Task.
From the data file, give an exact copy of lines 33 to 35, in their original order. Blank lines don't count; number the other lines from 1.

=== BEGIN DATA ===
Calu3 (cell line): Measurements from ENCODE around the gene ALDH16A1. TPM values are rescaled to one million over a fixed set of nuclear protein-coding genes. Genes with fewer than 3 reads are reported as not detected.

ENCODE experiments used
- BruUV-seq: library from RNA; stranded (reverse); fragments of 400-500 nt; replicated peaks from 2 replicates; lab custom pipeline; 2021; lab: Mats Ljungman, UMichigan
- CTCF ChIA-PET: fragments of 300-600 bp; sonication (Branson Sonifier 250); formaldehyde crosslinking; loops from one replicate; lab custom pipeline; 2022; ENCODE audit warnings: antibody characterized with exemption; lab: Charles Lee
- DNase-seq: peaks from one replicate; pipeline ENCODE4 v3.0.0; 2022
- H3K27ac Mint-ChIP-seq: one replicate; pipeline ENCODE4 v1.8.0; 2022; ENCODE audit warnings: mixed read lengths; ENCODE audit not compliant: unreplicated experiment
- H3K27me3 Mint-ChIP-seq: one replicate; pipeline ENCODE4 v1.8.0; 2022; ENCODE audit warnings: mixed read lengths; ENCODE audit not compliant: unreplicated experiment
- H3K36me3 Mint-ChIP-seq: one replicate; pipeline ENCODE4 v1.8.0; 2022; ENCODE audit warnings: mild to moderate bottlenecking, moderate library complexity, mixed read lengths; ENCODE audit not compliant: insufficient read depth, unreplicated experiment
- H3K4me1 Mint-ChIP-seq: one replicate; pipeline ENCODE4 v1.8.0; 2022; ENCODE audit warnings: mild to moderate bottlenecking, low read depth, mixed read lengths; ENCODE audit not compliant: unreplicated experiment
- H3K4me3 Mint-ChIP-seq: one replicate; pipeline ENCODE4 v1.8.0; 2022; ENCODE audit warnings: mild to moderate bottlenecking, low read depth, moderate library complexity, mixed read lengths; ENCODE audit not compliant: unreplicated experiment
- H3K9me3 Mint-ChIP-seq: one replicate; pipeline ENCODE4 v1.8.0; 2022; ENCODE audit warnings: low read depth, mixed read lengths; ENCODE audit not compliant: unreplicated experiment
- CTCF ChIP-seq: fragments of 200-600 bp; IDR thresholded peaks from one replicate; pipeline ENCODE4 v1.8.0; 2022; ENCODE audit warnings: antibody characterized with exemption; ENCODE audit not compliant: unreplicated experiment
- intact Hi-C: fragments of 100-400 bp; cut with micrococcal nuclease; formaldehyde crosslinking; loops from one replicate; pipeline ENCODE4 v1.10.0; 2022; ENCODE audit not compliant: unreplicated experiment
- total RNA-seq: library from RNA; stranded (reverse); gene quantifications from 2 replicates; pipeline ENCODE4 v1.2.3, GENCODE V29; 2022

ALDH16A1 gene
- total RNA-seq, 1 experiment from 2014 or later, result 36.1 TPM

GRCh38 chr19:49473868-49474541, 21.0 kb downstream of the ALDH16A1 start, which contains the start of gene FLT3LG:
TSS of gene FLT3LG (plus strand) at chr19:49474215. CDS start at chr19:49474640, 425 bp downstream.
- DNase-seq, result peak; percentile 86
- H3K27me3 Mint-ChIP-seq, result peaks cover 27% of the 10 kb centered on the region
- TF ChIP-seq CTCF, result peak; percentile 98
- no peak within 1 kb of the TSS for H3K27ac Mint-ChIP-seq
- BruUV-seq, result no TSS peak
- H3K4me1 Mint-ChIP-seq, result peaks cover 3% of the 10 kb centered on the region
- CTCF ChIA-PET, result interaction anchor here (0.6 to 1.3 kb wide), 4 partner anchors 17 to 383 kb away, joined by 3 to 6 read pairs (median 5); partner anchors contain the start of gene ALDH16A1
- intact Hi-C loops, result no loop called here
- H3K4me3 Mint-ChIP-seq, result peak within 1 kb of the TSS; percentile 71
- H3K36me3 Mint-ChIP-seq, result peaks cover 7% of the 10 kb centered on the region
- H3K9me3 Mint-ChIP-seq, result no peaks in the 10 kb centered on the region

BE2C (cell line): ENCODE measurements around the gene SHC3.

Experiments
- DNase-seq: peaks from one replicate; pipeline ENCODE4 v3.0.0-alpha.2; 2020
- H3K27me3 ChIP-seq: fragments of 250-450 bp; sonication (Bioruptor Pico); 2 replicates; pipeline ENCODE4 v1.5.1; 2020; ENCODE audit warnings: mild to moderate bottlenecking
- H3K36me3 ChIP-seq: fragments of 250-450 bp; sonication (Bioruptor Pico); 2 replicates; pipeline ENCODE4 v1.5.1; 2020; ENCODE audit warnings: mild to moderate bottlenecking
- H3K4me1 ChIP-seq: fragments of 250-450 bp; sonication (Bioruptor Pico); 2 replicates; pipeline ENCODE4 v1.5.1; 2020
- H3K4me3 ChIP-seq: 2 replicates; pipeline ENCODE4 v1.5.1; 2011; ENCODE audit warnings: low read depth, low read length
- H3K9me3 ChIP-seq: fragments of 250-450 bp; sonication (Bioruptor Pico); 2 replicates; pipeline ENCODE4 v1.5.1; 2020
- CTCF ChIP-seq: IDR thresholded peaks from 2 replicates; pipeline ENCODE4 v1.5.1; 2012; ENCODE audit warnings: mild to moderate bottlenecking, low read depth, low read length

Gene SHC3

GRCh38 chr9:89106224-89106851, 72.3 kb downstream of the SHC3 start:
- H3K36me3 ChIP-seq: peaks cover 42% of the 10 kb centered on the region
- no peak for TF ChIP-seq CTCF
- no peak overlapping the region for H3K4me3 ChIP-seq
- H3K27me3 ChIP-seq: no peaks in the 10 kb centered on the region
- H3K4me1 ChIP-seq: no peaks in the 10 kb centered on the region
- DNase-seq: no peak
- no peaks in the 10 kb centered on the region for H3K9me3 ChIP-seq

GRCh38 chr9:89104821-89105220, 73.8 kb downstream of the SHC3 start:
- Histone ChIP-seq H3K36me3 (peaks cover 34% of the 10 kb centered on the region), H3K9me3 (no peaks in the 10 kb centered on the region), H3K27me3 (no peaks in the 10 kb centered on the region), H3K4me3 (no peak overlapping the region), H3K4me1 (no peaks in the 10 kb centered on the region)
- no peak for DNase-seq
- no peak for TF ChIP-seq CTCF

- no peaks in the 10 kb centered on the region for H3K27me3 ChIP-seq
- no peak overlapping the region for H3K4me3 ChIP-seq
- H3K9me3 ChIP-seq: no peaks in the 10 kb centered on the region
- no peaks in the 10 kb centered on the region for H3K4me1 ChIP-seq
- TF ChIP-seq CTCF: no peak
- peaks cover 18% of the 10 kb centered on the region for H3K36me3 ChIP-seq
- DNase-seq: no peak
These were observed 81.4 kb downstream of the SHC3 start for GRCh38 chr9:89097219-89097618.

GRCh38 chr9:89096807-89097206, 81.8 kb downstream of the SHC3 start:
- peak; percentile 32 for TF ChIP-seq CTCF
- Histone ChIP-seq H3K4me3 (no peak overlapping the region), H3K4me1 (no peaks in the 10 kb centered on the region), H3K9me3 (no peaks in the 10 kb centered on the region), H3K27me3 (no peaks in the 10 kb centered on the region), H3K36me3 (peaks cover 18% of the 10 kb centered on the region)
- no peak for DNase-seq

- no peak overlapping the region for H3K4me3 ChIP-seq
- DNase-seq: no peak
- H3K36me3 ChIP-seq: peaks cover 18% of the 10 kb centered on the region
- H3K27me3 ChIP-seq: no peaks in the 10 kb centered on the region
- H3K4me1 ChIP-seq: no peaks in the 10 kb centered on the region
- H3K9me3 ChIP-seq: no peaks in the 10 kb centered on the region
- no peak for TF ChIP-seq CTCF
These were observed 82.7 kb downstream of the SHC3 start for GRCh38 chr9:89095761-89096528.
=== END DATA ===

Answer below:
- H3K27me3 ChIP-seq: fragments of 250-450 bp; sonication (Bioruptor Pico); 2 replicates; pipeline ENCODE4 v1.5.1; 2020; ENCODE audit warnings: mild to moderate bottlenecking
- H3K36me3 ChIP-seq: fragments of 250-450 bp; sonication (Bioruptor Pico); 2 replicates; pipeline ENCODE4 v1.5.1; 2020; ENCODE audit warnings: mild to moderate bottlenecking
- H3K4me1 ChIP-seq: fragments of 250-450 bp; sonication (Bioruptor Pico); 2 replicates; pipeline ENCODE4 v1.5.1; 2020